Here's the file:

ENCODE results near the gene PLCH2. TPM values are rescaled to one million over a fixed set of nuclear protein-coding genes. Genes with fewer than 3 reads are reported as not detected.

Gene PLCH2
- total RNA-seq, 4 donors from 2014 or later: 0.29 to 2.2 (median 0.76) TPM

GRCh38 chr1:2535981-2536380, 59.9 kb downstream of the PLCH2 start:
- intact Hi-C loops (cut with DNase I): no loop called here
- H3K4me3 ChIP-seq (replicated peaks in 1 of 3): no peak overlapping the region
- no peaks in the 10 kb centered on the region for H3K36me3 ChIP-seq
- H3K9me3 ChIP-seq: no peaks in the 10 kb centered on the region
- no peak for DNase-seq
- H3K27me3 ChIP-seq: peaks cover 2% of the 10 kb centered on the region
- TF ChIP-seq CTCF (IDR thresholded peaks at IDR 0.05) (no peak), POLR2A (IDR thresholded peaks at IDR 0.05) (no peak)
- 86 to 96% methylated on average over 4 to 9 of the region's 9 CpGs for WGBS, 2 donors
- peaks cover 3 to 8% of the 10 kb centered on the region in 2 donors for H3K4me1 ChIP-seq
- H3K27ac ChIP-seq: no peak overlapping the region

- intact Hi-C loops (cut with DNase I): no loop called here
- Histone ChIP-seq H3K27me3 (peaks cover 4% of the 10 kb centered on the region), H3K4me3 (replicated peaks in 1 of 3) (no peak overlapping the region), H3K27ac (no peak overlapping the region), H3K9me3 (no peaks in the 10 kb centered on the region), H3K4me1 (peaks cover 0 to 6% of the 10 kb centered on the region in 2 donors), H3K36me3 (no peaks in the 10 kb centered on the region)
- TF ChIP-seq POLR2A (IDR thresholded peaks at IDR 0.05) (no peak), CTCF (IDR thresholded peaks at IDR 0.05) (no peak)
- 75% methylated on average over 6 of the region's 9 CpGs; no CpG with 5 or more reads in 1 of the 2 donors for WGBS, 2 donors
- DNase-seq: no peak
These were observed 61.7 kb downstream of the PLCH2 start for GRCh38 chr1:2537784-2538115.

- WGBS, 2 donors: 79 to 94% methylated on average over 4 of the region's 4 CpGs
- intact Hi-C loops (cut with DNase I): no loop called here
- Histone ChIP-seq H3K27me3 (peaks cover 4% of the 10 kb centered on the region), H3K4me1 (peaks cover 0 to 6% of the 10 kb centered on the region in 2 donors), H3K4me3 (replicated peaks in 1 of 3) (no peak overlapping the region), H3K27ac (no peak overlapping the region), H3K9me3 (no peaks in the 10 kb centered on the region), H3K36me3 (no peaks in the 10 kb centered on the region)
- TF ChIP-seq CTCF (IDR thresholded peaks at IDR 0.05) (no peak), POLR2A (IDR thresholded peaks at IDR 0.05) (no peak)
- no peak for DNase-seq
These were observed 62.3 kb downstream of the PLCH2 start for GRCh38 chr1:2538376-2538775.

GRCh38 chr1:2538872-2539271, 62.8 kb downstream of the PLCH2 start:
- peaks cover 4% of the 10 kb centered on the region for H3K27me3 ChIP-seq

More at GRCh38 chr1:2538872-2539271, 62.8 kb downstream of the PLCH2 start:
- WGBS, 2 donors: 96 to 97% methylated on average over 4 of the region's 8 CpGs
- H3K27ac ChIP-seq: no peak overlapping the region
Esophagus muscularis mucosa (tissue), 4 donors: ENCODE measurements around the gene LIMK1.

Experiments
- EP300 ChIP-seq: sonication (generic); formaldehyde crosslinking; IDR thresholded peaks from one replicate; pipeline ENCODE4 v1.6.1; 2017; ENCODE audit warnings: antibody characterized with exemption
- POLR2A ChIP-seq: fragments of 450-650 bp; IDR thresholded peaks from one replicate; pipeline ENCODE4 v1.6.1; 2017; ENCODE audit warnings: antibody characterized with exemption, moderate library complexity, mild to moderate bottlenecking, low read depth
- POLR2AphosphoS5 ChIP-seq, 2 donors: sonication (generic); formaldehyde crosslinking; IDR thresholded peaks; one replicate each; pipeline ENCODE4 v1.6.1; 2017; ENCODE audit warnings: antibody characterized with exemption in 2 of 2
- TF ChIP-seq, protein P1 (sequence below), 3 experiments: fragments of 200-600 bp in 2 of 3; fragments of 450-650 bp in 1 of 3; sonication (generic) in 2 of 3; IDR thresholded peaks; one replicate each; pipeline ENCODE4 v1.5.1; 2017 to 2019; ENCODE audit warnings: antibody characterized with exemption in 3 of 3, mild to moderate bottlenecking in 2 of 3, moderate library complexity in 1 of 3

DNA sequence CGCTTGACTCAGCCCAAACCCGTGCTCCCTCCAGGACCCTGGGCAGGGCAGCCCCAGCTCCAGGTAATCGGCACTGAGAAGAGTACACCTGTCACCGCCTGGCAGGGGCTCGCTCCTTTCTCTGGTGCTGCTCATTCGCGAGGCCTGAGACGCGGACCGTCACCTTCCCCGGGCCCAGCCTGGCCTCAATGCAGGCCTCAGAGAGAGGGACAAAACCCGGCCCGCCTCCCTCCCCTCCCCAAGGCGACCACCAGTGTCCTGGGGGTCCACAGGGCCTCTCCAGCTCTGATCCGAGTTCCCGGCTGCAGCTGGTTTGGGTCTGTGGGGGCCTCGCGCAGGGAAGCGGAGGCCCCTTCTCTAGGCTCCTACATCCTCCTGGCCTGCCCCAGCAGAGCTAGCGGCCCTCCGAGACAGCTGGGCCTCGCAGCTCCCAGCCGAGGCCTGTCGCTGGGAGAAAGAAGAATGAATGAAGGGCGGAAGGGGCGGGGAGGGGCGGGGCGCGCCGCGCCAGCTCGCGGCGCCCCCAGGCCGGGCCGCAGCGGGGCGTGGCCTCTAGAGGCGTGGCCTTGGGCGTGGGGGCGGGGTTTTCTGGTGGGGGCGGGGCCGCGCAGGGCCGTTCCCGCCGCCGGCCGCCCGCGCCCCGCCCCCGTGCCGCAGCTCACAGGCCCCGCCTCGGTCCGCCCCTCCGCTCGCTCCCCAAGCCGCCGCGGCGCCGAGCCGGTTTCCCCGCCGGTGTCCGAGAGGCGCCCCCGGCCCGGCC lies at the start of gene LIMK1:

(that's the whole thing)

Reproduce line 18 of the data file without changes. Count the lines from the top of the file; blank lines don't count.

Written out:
- 75% methylated on average over 6 of the region's 9 CpGs; no CpG with 5 or more reads in 1 of the 2 donors for WGBS, 2 donors